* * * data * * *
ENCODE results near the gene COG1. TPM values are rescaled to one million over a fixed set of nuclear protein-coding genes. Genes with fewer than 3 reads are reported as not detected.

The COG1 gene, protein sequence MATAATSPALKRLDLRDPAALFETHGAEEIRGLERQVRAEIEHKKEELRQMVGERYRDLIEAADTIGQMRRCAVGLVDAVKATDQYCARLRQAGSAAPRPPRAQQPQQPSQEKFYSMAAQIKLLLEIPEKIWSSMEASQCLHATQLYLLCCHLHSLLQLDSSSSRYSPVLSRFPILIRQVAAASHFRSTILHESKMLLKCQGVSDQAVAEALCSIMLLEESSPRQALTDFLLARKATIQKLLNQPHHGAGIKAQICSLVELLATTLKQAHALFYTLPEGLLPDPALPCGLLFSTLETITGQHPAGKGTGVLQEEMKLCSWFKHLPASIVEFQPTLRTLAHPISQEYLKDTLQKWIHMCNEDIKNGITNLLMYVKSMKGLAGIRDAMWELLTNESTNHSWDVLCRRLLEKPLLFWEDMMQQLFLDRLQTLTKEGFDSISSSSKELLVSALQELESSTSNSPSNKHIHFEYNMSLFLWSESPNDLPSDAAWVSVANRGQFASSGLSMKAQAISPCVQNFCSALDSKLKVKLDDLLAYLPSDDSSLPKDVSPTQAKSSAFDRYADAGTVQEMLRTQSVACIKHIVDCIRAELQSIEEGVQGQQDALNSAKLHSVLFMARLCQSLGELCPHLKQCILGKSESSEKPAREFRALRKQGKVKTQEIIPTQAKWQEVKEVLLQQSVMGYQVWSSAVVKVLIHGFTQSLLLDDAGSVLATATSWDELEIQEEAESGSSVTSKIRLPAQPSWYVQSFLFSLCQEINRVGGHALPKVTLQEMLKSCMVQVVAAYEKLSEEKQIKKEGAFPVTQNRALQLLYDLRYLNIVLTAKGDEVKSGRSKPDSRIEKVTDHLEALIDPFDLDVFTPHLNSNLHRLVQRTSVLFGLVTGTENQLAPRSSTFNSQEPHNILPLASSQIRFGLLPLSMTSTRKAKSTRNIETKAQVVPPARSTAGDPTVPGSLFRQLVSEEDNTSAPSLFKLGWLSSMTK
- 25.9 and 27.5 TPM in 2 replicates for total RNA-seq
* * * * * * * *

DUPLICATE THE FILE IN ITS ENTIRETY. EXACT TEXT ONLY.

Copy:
ENCODE results near the gene COG1. TPM values are rescaled to one million over a fixed set of nuclear protein-coding genes. Genes with fewer than 3 reads are reported as not detected.

The COG1 gene, protein sequence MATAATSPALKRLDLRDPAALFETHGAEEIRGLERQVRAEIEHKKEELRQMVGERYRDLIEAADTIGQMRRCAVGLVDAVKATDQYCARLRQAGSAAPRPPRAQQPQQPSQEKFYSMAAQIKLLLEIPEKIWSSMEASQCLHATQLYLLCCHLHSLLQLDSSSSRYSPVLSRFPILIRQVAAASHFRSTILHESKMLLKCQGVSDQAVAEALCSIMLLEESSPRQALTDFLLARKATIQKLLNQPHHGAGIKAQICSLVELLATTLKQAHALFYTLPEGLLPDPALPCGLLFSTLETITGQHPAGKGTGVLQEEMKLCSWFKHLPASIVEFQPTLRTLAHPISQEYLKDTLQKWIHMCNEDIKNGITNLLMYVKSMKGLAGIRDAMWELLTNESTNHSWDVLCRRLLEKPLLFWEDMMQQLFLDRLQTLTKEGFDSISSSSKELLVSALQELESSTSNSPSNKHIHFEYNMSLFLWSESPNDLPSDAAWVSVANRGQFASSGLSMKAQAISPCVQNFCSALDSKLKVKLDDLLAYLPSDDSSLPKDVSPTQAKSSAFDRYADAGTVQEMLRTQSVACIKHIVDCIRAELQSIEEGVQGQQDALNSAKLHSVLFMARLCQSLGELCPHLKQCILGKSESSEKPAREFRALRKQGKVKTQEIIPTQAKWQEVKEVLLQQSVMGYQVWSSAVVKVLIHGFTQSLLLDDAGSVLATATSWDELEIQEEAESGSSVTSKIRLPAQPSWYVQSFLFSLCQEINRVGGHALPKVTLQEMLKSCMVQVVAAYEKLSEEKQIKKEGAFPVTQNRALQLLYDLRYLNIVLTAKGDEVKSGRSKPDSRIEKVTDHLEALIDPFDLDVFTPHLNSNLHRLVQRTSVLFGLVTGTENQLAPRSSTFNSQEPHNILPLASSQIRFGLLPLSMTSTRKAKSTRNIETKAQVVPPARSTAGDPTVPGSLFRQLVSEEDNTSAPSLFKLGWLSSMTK
- 25.9 and 27.5 TPM in 2 replicates for total RNA-seq